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40 posts tagged HISTORY

This week’s cover details the moment that changed America forever, and why the case of John F. Kennedy’s assassination will never be closed. 

Read more here.

(Photo by: H. Warner King)

Kennedy’s Assassination: How LIFE Brought the Zapruder Film to Light


Former LIFE editor Richard Stolley shares the incredible story of how he tracked down and purchased the Zapruder film of JFK’s murder — “the most famous home movie in American history” — for LIFE magazine in 1963.

A History of the World in 90 TIME Covers

Where has the time gone? It was back in March of 1923, that the first issue of TIME hit newsstands. As we celebrate our 90th birthday, a look back at world history as told through 90 memorable cover stories.

A history of violence: Gun control in the pages of TIME

Happy 100th, Julia Child.

The TV camera zooms in for a close-up and focuses on her hands. She may be dicing an onion, mincing a garlic clove, trussing a chicken. Her fingers fly with the speed and dexterity of a concert pianist. Strength counts, too, as she cleaves an ocean catfish with a mighty, two-fisted swipe or, muscles bulging and curls aquiver, whips up egg whites with her wire whisk. She takes every short cut, squeezes lemons through “my ever-clean dish towel,” samples sauces with her fingers. No matter if she breaks the rules. Her verve and insouciance will see her through. Even her failures and faux pas are classic. When a potato pancake falls on the worktable, she scoops it back into the pan, bats her big blue eyes at the cameras, and advises: “Remember, you’re all alone in the kitchen and no one can see you.”

Read the rest of TIME’s November 25, 1966 cover story on Julia Child here.

Sin, sin, sin. Morning and night, that was all they talked about in the little frame house in the California poor-town where Norma Jeane Baker lived in the early years of the Depression. ‘You’re wicked, Norma Jeane,’ the old woman used to shrill at the little girl. ‘You better be careful, or you know where you’ll go.’ Norma Jeane was careful, especially not to talk back. If she did, she got whaled with a razor strop and told that a homeless girl should be more grateful to folks who had put a roof above her head. One night, when the child went to sleep in her cot, she had a strangely exhilarating and frightening dream: ‘I dreamed that I was standing up in church without any clothes on, and all the people there were lying at my feet on the floor of the church, and I walked naked, with a sense of freedom, over their prostrate forms, being careful not to step on anyone.’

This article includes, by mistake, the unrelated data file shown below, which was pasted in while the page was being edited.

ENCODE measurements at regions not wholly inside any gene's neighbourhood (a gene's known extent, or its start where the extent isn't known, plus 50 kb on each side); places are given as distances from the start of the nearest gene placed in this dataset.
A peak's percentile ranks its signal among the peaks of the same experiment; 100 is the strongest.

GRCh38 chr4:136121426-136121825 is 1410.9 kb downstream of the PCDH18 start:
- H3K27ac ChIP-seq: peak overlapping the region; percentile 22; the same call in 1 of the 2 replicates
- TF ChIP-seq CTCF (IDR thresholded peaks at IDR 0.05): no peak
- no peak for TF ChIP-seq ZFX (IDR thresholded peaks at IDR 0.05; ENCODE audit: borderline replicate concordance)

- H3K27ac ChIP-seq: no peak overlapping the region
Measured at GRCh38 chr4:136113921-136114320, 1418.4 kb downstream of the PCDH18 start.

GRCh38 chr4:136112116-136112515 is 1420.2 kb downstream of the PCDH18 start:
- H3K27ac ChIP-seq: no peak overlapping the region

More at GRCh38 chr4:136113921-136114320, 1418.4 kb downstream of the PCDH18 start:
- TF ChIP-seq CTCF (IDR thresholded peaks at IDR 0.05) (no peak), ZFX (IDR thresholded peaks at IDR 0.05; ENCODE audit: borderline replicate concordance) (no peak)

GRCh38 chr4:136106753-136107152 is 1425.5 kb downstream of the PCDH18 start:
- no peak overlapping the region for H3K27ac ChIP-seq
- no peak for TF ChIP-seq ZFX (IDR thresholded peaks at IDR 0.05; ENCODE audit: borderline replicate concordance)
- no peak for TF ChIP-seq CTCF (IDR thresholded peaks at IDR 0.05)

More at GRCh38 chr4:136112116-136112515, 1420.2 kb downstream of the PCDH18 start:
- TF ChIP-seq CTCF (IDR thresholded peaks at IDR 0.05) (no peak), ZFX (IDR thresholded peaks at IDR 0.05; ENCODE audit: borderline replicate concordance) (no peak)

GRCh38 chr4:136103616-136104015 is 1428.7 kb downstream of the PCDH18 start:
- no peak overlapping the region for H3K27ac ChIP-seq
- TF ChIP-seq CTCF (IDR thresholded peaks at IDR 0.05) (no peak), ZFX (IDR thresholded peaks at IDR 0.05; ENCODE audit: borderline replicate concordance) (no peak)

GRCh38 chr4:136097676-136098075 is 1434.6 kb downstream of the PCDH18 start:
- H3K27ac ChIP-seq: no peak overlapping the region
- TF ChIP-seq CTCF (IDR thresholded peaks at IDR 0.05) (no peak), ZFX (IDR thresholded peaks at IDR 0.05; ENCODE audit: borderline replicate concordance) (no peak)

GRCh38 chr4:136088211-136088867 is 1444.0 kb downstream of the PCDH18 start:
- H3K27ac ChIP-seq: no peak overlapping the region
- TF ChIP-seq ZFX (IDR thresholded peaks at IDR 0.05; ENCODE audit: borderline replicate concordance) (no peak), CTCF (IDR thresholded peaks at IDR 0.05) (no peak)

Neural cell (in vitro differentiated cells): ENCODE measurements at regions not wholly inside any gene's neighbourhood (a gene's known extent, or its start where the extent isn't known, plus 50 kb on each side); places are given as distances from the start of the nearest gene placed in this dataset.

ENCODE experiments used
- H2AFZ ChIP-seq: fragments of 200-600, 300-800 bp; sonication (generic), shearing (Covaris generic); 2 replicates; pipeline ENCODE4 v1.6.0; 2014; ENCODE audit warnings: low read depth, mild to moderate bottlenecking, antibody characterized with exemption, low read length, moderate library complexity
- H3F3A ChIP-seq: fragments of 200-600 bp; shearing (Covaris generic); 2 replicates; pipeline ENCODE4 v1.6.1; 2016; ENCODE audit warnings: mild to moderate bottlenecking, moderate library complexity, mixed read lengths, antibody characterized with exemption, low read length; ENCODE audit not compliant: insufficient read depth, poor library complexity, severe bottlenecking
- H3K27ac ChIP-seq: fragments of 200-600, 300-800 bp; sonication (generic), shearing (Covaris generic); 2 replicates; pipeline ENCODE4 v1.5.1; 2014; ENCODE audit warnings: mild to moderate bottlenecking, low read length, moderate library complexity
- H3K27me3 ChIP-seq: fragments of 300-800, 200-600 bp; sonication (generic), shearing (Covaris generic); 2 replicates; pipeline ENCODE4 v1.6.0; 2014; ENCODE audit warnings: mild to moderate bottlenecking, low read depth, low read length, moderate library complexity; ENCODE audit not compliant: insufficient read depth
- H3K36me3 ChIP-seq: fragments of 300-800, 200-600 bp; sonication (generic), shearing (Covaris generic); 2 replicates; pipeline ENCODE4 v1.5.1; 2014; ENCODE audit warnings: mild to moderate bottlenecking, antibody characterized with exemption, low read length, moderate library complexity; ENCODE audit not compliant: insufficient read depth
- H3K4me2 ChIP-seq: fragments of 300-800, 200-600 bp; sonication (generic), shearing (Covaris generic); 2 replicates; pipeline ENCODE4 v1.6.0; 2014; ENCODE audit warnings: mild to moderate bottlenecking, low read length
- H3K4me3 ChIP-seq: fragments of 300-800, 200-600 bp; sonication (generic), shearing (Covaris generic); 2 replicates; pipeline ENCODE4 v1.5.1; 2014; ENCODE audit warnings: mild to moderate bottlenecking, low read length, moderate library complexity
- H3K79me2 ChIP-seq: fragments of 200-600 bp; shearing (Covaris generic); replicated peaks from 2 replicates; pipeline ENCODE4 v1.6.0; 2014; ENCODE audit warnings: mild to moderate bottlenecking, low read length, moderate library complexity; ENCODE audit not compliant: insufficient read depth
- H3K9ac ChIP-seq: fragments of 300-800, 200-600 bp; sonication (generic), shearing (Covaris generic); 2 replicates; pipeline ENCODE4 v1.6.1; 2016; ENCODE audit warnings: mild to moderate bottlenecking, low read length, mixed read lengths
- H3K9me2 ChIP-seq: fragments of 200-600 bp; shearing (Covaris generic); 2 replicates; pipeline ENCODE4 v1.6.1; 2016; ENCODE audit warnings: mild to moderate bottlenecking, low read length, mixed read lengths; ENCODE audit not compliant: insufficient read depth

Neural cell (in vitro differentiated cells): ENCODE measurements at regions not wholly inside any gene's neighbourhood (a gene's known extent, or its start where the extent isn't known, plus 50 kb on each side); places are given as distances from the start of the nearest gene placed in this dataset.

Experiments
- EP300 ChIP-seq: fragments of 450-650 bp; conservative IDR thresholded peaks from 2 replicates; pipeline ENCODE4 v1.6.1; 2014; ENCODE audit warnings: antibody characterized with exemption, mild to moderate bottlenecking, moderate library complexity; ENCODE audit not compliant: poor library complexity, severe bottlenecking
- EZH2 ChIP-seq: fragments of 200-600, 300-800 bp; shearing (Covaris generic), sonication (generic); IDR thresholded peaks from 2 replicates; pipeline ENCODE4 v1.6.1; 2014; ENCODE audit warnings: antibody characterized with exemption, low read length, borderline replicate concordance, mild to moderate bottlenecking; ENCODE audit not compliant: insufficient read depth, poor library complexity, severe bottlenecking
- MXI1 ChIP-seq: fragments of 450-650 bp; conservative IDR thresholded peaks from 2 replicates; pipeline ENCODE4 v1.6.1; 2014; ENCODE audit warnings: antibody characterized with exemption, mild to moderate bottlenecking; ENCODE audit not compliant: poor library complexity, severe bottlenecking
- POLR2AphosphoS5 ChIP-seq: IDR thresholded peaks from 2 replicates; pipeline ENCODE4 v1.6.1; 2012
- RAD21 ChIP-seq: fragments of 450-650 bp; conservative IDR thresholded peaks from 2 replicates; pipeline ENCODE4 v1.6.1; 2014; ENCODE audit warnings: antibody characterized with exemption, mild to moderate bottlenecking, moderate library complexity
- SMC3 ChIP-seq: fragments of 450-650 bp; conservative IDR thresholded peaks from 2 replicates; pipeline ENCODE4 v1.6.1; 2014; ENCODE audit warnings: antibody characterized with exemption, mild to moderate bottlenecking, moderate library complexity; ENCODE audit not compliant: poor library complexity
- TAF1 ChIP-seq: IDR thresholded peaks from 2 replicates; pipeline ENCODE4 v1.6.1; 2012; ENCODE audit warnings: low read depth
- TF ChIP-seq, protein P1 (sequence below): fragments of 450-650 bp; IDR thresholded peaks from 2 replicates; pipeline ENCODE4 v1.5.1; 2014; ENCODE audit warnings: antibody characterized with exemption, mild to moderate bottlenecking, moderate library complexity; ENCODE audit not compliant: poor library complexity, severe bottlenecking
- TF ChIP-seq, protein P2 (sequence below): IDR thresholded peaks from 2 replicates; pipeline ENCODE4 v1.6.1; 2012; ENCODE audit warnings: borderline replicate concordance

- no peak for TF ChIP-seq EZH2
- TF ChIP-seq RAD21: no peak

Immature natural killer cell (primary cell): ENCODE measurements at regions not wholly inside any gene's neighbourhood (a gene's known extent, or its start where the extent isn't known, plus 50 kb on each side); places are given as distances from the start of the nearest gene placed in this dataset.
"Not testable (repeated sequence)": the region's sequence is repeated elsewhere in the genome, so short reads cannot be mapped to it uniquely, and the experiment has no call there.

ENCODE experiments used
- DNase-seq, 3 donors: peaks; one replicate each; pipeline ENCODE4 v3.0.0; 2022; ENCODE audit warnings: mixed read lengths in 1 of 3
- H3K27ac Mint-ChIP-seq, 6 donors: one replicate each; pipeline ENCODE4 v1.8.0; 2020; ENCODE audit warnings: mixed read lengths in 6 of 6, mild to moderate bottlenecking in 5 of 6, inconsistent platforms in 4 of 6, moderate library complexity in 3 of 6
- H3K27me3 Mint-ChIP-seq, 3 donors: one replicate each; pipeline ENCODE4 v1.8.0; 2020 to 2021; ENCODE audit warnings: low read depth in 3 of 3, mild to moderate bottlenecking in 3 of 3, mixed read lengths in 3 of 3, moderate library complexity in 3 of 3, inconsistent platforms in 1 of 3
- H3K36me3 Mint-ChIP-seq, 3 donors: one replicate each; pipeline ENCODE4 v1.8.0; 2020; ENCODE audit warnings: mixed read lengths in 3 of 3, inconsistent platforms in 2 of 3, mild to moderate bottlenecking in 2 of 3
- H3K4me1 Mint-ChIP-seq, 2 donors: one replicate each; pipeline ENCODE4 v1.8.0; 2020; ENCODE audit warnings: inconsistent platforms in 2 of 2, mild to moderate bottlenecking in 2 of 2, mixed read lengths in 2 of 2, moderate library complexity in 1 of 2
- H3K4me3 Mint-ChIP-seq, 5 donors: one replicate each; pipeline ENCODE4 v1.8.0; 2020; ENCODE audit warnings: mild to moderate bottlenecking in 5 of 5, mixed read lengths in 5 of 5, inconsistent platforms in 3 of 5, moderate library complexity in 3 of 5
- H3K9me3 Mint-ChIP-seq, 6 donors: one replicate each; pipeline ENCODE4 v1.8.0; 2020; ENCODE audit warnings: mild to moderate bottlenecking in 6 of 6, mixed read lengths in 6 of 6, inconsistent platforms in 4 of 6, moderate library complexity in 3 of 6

On May 14, 1956 Marilyn Monroe graced the cover of TIME. In a cover story titled, “From Aristophanes and Back,” the blond bombshell spilled the secrets of her abused childhood for our readers. It wasn’t the first, or last time Monroe would appear in the pages of TIME. In fact, TIME mentioned her in nearly one hundred stories from 1953 to 1956.

On the 50th anniversary of her death, Richard Corliss revisits TIME’s 1956 cover story on Monroe. Read it on TIME.com here.

Photo by General Photographic Agency/Getty Images

Today TIME pays tribute to the trailblazers, visionaries and cultural ambassadors who defined a nation: The 20 Most Influential Americans of All Time.

Pictured: Professor Albert Einstein (1879 - 1955), mathematical physicist at home in 1925. 

He was the greatest mind and paramount icon of our age, the kindly, absentminded professor whose wild halo of hair, piercing eyes, engaging humanity and extraordinary brilliance made his face a symbol and his name a synonym for genius: Albert Einstein.

This list comes from the new TIME book The 100 Most Influential People of All Time, which profiles spiritual icons, leaders, explorers, visionaries and cultural titans throughout human history.

Memorial Day

It’s the anniversary you can’t refuse. Here are 40 things you didn’t know about The Godfather. (Can you see our cameo?) 

Happy birthday, Albert Einstein

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